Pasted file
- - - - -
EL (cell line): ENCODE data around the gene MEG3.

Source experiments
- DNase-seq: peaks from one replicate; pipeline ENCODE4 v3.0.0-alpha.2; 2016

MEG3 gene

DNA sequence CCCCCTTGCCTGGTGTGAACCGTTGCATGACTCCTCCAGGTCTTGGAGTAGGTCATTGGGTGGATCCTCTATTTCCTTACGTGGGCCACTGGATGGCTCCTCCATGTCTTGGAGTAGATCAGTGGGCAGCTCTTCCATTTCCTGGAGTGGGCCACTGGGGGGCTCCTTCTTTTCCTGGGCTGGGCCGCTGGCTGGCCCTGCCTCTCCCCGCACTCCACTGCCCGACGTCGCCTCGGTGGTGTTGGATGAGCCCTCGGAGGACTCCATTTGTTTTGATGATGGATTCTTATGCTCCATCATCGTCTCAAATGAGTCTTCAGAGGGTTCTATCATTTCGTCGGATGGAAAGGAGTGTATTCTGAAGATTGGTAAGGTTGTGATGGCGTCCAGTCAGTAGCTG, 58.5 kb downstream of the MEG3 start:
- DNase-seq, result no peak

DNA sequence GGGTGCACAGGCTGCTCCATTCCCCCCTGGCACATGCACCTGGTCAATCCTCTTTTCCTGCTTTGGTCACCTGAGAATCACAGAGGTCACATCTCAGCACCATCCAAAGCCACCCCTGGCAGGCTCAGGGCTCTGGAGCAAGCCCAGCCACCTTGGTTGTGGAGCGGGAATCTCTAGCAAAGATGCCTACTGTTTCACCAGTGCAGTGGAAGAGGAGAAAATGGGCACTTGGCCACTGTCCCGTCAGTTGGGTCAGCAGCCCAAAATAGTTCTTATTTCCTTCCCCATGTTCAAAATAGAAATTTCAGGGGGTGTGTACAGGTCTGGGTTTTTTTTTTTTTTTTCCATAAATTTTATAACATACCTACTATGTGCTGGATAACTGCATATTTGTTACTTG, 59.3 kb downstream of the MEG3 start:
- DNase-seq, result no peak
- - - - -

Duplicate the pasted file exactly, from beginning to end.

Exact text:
EL (cell line): ENCODE data around the gene MEG3.

Source experiments
- DNase-seq: peaks from one replicate; pipeline ENCODE4 v3.0.0-alpha.2; 2016

MEG3 gene

DNA sequence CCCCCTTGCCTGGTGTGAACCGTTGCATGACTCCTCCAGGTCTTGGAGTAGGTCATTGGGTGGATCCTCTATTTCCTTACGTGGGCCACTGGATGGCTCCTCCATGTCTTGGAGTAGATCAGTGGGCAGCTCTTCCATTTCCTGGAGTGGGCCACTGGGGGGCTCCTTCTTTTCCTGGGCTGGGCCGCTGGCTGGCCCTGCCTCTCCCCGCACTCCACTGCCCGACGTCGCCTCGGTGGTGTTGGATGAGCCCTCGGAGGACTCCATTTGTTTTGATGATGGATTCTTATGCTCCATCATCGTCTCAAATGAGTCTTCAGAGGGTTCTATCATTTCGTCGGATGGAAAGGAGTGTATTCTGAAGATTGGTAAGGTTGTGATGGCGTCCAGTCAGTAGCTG, 58.5 kb downstream of the MEG3 start:
- DNase-seq, result no peak

DNA sequence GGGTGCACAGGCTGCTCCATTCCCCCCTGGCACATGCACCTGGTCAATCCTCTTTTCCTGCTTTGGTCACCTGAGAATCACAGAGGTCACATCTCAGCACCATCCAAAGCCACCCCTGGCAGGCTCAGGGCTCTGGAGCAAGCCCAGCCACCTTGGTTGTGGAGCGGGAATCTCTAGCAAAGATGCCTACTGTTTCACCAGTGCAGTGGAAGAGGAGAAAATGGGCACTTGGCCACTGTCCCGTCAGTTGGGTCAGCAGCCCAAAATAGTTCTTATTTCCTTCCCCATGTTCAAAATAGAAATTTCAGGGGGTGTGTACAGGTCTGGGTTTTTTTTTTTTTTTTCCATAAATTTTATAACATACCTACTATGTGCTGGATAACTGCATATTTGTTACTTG, 59.3 kb downstream of the MEG3 start:
- DNase-seq, result no peak